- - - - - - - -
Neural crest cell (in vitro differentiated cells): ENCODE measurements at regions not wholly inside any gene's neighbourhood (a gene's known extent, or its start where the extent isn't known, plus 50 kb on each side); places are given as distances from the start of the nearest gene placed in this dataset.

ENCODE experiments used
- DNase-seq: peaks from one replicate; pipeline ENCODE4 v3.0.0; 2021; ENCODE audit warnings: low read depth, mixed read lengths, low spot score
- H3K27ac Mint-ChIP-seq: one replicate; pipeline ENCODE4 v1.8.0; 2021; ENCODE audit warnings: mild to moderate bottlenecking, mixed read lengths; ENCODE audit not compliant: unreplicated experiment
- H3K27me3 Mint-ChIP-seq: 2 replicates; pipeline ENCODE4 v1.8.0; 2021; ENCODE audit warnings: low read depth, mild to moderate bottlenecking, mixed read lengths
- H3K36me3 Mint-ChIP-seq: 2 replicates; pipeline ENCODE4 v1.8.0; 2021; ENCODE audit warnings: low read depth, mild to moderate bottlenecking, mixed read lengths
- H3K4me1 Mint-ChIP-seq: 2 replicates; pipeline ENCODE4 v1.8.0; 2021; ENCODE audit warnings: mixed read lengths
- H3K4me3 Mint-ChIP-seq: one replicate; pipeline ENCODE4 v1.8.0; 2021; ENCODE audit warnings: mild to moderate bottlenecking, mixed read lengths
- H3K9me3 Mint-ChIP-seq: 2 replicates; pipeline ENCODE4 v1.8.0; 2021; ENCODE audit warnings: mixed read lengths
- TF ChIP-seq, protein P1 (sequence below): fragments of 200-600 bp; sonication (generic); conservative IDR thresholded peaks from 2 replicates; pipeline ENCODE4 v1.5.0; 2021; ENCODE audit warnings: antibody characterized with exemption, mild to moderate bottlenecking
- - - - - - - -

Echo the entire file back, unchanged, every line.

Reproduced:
Neural crest cell (in vitro differentiated cells): ENCODE measurements at regions not wholly inside any gene's neighbourhood (a gene's known extent, or its start where the extent isn't known, plus 50 kb on each side); places are given as distances from the start of the nearest gene placed in this dataset.

ENCODE experiments used
- DNase-seq: peaks from one replicate; pipeline ENCODE4 v3.0.0; 2021; ENCODE audit warnings: low read depth, mixed read lengths, low spot score
- H3K27ac Mint-ChIP-seq: one replicate; pipeline ENCODE4 v1.8.0; 2021; ENCODE audit warnings: mild to moderate bottlenecking, mixed read lengths; ENCODE audit not compliant: unreplicated experiment
- H3K27me3 Mint-ChIP-seq: 2 replicates; pipeline ENCODE4 v1.8.0; 2021; ENCODE audit warnings: low read depth, mild to moderate bottlenecking, mixed read lengths
- H3K36me3 Mint-ChIP-seq: 2 replicates; pipeline ENCODE4 v1.8.0; 2021; ENCODE audit warnings: low read depth, mild to moderate bottlenecking, mixed read lengths
- H3K4me1 Mint-ChIP-seq: 2 replicates; pipeline ENCODE4 v1.8.0; 2021; ENCODE audit warnings: mixed read lengths
- H3K4me3 Mint-ChIP-seq: one replicate; pipeline ENCODE4 v1.8.0; 2021; ENCODE audit warnings: mild to moderate bottlenecking, mixed read lengths
- H3K9me3 Mint-ChIP-seq: 2 replicates; pipeline ENCODE4 v1.8.0; 2021; ENCODE audit warnings: mixed read lengths
- TF ChIP-seq, protein P1 (sequence below): fragments of 200-600 bp; sonication (generic); conservative IDR thresholded peaks from 2 replicates; pipeline ENCODE4 v1.5.0; 2021; ENCODE audit warnings: antibody characterized with exemption, mild to moderate bottlenecking